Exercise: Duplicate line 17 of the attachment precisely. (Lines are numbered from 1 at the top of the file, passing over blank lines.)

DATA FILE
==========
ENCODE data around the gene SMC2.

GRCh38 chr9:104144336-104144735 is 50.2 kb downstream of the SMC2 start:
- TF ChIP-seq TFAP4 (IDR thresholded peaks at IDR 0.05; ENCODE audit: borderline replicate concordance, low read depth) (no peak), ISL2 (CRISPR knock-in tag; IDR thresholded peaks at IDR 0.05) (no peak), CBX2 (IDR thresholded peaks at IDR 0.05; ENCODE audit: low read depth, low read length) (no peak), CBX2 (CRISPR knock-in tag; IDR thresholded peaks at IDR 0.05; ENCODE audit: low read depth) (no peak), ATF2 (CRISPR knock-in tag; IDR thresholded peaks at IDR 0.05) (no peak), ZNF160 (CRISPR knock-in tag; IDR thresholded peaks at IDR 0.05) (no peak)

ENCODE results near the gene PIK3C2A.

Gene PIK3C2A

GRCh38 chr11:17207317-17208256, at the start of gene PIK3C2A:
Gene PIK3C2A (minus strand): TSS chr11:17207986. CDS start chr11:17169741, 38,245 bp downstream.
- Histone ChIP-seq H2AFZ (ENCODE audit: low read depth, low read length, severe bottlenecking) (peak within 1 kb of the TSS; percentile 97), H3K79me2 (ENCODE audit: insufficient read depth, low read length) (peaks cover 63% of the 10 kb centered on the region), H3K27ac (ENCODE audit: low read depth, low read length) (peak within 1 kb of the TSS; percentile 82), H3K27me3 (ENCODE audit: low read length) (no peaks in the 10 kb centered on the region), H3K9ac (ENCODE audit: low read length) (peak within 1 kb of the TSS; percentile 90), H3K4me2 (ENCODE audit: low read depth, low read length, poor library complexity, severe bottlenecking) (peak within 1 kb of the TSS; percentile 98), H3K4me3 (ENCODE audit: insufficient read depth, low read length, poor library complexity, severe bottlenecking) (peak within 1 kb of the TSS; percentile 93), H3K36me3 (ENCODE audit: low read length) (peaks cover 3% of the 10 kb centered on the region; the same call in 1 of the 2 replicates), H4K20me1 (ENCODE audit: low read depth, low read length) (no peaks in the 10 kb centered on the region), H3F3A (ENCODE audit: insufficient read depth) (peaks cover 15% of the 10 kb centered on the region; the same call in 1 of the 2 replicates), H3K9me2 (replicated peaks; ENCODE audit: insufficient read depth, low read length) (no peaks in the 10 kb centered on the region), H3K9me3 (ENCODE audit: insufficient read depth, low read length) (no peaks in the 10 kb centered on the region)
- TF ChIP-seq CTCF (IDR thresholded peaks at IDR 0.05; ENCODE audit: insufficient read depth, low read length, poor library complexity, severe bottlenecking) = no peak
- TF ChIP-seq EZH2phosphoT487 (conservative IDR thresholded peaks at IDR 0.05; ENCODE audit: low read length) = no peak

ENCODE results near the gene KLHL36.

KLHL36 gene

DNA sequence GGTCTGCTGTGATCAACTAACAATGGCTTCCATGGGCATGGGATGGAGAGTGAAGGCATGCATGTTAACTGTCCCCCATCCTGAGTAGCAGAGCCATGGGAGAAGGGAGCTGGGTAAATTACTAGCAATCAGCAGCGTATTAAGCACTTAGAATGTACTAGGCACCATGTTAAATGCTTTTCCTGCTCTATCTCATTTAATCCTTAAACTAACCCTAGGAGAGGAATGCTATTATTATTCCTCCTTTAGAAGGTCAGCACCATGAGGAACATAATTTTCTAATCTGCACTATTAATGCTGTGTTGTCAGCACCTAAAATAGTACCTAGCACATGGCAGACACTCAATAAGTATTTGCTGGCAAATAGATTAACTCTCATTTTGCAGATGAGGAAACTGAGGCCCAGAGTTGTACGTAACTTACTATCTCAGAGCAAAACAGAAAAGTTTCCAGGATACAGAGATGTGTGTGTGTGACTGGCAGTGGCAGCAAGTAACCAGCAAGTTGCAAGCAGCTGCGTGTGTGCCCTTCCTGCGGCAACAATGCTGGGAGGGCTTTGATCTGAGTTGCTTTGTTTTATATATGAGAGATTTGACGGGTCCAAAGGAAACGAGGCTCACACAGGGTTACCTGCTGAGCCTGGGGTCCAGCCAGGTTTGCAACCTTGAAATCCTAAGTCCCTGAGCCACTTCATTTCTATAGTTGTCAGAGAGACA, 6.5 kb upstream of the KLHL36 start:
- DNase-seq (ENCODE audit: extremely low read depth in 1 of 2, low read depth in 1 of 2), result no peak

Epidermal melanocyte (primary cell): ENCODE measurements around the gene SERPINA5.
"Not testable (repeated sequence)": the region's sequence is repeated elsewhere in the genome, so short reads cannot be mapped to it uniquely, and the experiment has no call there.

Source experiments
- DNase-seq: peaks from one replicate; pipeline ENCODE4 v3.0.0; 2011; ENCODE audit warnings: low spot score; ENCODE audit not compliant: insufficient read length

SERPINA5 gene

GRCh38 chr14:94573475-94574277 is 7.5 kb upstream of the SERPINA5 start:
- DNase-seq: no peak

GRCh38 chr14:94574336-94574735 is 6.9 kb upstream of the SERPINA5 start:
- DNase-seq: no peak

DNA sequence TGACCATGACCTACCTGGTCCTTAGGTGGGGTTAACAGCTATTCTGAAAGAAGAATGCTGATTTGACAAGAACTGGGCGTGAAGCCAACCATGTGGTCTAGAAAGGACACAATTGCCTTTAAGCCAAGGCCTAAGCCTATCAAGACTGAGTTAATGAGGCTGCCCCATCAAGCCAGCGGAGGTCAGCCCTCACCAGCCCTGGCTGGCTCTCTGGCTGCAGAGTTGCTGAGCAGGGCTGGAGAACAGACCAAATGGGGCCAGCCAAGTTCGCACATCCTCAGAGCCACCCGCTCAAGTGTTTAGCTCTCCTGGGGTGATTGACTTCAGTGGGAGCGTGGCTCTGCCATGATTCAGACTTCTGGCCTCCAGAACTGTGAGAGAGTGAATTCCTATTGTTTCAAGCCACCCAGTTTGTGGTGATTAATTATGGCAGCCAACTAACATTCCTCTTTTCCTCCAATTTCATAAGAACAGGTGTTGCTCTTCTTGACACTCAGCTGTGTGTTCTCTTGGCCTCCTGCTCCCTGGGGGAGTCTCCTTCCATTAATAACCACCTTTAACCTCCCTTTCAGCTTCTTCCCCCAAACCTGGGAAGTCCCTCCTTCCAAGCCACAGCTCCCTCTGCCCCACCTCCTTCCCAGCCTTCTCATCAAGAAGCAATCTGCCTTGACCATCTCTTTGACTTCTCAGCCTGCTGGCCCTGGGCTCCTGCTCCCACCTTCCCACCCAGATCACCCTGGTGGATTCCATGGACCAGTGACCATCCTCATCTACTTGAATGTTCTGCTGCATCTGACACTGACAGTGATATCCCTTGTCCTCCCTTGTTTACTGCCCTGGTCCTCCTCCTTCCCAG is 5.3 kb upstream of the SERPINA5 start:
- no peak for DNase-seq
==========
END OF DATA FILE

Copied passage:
Source experiments